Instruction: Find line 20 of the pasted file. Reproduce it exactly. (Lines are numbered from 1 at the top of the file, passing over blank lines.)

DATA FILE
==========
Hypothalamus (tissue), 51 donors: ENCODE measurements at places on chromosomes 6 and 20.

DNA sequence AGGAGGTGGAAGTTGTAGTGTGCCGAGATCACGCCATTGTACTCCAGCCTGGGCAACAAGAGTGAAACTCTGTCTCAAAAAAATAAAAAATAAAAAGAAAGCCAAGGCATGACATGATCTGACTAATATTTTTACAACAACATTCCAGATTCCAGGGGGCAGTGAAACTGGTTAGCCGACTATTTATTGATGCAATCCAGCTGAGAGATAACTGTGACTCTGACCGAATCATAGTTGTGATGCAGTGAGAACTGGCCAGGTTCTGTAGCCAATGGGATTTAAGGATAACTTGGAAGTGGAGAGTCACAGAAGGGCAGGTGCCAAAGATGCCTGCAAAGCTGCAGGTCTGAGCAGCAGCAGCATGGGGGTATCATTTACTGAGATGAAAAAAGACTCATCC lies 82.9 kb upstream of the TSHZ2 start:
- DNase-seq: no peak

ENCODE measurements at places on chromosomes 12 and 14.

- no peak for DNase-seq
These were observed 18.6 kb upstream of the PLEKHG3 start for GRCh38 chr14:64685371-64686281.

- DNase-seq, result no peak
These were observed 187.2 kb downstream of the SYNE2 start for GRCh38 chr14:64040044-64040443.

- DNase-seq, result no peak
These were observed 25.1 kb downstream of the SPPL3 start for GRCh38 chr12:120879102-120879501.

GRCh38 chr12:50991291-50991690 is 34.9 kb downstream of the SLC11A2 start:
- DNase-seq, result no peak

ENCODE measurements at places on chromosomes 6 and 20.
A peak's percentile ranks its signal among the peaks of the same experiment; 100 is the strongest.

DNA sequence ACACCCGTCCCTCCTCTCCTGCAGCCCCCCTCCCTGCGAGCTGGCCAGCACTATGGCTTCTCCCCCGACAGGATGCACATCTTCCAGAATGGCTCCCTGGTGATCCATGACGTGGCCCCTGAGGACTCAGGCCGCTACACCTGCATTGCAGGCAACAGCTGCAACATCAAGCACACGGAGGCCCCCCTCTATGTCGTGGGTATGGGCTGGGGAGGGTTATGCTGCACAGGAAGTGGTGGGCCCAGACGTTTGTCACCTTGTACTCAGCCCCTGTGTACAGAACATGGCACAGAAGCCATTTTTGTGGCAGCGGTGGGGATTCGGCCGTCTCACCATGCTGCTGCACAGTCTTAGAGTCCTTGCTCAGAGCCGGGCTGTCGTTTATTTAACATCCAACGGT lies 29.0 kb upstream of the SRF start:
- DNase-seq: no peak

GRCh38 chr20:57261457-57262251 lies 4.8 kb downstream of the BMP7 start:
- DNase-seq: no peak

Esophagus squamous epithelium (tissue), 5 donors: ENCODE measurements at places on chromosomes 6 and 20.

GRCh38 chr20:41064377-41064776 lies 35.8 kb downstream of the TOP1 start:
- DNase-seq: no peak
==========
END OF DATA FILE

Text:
GRCh38 chr20:41064377-41064776 lies 35.8 kb downstream of the TOP1 start: